Pork tenderloin – marinate

I have cooked a few tenderloins with reasonable success in the past. Typically, I marinate the tenderloins BEFORE I vacuum seal the meat. This time, I would like to leave the marinade in the vacuum sealed bags while it cooks.

I would appreciate any input from those who have used marinade in the vacuum bag an the placed in the water to cook.

My plan is to SousVide for 2–3 hours, then remove from the bag, pat dry and seer on a cast-iron skillet.

Thanks!

Hey @DAP I believe it can be done. Don’t see why not. We have a few threads on this that you might find helpful:

  1. Cook in Marinade or Not?
  2. Advice on vacuum with marinade…

Also, I believe I have seen @john.jcb mention him making pork tenderloin with mariade (not sure if was before sous vide, or if the sauce was also brought to the bag for its cook).

@AlyssaWOAH not me I’m afraid. I really do not like marinades with my proteins. My opinion, and I may be wrong, is that if the marinade is successful you taste the marinade and loose the base flavor. Pork tenderloin is actually quite delicate in flavor and I prefer to season to only enhance it.

Traditional dishes like Beef Bourguignon are different where a tough cut of meat is braised and cooked all day. But even here the sauce is the star of the show for me at least.

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There are few marinades which penetrate enough to instill much flavour let alone “tenderise the meat” as tradition has it.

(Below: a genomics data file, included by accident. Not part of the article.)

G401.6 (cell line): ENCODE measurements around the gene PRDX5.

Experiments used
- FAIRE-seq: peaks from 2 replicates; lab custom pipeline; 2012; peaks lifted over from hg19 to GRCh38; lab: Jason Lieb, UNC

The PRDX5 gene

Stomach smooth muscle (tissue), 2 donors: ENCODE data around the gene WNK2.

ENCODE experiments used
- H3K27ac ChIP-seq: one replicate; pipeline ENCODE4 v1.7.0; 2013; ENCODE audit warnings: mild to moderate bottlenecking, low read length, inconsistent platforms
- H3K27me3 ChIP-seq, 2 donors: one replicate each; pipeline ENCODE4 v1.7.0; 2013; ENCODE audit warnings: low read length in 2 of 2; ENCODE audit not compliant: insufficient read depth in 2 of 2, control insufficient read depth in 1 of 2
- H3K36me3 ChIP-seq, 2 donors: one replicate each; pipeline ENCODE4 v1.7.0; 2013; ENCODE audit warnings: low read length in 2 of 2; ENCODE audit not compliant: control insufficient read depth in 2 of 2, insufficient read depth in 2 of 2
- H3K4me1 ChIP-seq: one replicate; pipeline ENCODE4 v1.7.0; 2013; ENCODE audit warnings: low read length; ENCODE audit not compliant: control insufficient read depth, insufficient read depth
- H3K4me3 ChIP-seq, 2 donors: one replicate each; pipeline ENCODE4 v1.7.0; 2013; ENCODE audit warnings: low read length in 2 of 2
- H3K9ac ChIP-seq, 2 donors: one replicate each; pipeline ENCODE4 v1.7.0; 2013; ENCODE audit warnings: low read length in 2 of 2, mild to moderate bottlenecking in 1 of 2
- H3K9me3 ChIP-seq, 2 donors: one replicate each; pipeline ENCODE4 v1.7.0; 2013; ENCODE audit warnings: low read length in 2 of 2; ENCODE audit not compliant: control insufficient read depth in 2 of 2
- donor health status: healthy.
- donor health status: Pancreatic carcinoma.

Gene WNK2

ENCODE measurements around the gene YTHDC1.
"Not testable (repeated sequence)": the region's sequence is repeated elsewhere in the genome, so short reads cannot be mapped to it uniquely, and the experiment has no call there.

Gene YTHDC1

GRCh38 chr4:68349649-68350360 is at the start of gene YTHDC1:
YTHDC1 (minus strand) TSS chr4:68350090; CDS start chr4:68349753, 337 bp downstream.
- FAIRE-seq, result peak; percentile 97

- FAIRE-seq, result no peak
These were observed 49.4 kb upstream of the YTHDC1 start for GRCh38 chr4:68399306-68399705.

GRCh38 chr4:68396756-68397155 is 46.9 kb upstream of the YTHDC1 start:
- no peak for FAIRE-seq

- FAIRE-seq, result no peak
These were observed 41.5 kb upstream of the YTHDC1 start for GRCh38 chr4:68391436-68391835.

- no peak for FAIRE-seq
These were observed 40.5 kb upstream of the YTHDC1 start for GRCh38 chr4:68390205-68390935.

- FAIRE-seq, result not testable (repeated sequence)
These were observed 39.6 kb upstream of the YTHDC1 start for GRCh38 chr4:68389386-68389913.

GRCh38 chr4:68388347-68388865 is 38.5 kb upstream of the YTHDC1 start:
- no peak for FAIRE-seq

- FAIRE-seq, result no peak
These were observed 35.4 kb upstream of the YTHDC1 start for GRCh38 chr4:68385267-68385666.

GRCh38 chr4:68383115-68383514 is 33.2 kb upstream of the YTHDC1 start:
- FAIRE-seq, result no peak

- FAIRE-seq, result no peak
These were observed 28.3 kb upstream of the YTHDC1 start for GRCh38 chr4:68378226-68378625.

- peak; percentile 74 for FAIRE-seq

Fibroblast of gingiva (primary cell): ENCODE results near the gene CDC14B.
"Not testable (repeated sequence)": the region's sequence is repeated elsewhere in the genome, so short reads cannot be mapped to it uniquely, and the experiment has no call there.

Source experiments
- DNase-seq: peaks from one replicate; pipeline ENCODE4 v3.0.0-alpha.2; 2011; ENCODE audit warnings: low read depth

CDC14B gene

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Thank you @Ember

Pork tenderloin is already tender, but I’m partial to the marinade at


Don’t add the oil in the recipe to the marinade, just brush it on before grilling or searing.

When I read the recipe the first time, it sounded as though the cinnamon would overpower the flavor of the meat, but it doesn’t.

I cut 2 tenderloins in half to fit in 2 quart-size bags, and split the marinade between them. I use the zipper bags with the vacuum valve (Freshsaver), and raise the valve corner onto a thick cookbook, and vacuum the air out until the liquid comes up to the corner, rather than use the immersion method.

Sous vide at 135F for at least 3 hours (can be left in up to about 6 hours without losing texture). This temperature leaves it just a little bit pink, rather than completely white.